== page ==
Bravo, known as affectionately as El Condor Chico. The little condor.


Alexis Sanchez is the all-world forward, Arturo Vidal is the Juventus man that runs the midfield. This is the best team Chile has ever fielded, make no mistake.







Three fun facts cut and pasted from Wikipedia

1. Legends of Terra Australis Incognita—an “unknown land of the South”—date back to Roman times and were commonplace in medieval geography, although not based on any documented knowledge of the continent. Following European discovery, names for the Australian landmass were often references to the famed Terra Australis.

2. Human habitation of the Australian continent is estimated to have begun between 42,000 and 48,000 years ago, possibly with the migration of people by land bridges and short sea-crossings from what is now South-East Asia.

3. The first recorded European sighting of the Australian mainland, and the first recorded European landfall on the Australian continent, are attributed to the Dutch navigator Willem Janszoon. He sighted the coast of Cape York Peninsula in early 1606.

Greatest World Cup high

The Socceroos got to the World Cup in 1974, 2006, and 2010, so it’s a short list of success. But they did lose on a controversial penalty in the Sweet 16 of the ’06 World Cup to eventual champs, Italy.


Midfielder Mile Jedinak, who also captains English Premier League club team Crystal Palace.


Thirty-two-year-old Eugene Galeković, who plays his ball in Australia’s domestic league for Adelaide United FC.


Tim Cahill and Mark Bresciano are the only guys here that have made 50 or more starts–it’s a green squad here in Brazil for the beaches. Cahill became the first Australian to ever score in a World Cup back in ’06, but now he’s 34 and in MLS purgatory. Across the board, this Australian team will be lucky to earn a point here.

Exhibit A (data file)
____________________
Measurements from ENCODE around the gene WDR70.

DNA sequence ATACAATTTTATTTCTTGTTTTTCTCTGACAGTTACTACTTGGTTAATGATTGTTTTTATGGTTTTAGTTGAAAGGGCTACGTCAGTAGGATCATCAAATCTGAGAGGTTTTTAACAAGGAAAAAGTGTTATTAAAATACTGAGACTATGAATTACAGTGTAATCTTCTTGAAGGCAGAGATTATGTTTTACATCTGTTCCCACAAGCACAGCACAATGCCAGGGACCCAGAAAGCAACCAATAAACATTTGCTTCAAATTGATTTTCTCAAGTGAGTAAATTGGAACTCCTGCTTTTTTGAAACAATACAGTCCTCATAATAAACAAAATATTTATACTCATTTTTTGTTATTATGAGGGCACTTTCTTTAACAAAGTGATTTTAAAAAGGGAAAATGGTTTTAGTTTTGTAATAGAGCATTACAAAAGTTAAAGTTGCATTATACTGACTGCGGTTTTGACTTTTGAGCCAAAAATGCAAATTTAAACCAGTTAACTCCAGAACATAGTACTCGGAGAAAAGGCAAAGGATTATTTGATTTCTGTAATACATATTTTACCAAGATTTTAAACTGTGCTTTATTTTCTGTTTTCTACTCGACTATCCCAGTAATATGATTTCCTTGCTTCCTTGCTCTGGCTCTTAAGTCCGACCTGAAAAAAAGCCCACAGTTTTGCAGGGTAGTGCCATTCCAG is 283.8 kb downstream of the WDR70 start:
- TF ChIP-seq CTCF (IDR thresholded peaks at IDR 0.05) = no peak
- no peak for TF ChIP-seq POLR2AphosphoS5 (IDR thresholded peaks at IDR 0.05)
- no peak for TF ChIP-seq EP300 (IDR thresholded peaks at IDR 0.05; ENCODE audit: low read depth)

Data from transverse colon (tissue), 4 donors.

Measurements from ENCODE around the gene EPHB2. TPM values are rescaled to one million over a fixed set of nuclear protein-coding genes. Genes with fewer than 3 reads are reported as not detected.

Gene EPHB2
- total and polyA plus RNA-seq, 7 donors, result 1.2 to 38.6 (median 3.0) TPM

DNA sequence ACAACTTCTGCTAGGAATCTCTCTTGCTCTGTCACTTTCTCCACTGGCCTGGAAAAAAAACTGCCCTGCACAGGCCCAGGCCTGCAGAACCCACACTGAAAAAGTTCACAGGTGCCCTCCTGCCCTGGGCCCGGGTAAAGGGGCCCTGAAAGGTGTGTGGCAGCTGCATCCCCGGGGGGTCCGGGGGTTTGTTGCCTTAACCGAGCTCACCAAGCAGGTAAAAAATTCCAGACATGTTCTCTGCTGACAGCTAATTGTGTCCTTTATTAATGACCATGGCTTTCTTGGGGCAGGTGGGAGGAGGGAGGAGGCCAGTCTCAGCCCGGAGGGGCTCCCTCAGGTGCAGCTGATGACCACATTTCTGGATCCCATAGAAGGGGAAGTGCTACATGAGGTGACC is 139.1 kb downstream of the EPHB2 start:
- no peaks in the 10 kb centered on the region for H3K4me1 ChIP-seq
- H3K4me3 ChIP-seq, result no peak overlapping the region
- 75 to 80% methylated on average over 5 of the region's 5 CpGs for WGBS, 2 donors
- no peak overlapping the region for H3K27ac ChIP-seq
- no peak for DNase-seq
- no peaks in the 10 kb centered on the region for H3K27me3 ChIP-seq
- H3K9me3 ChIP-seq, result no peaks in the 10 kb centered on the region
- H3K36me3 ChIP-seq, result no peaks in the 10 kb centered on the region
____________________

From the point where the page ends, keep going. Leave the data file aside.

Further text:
Top 10 players in Group B

10. Javi Martinez, Spain

The Spaniard has been absolutely crucial to club team Bayern Munich’s success over the last two seasons, anchoring the hole between midfield and defense. Martinez is a complete player who can defend, pass, and score.

9. Robin van Persie, Netherlands

A big name with big expectations, Van Persie was expected to make this his World Cup just one summer ago following a monster season with Manchester United. The Dutchman however has battled injuries all season and the jury is still out on just how big of an impact he’ll have in Brazil. The lone goal in a 1-0 tune-up victory over Ghana is a good start though.

8. Andres Iniesta, Spain

Iniesta along with Xavi has been paramount to Spain’s six-year hardware haul, scoring the extra time winner against the Netherlands in the 2010 final to secure that nation’s first ever World Cup title. His ability to find space and his incisive passing are trademarks of his game.

7. Wesley Sneijder, Netherlands

Realistically, Sneijder may be the most important player in the Dutch team. He’s been a mainstay since the age of 18, appearing for the Dutch at Euro 2004, 2008, 2012, and at the 2006 and 2010 World Cups winning the 2010 Bronze Boot and 2010 Silver Ball awards as well as earning spots on the 2008 and 2010 all-tournament teams.

6. Diego Costa, Spain

Perhaps no player enters this tournament with more question marks than Spain’s Diego Costa. Born Brazilian, Costa opted for a one-time switch to his adopted nation of Spain early in 2014 much to the public chagrin of Brazil. His play over the last four years has seen him take Atletico Madrid to new heights including a Europa League title in 2012, a Copa Del Rey title in 2013, and the Spanish La Liga title in 2014. Costa comes into this tournament as a major injury concern though having to leave the 2014 UEFA Champions League Final after only 10 minutes, and has very few international matches with his Spanish teammates, leaving many to wonder just how much action he’ll see in Brazil.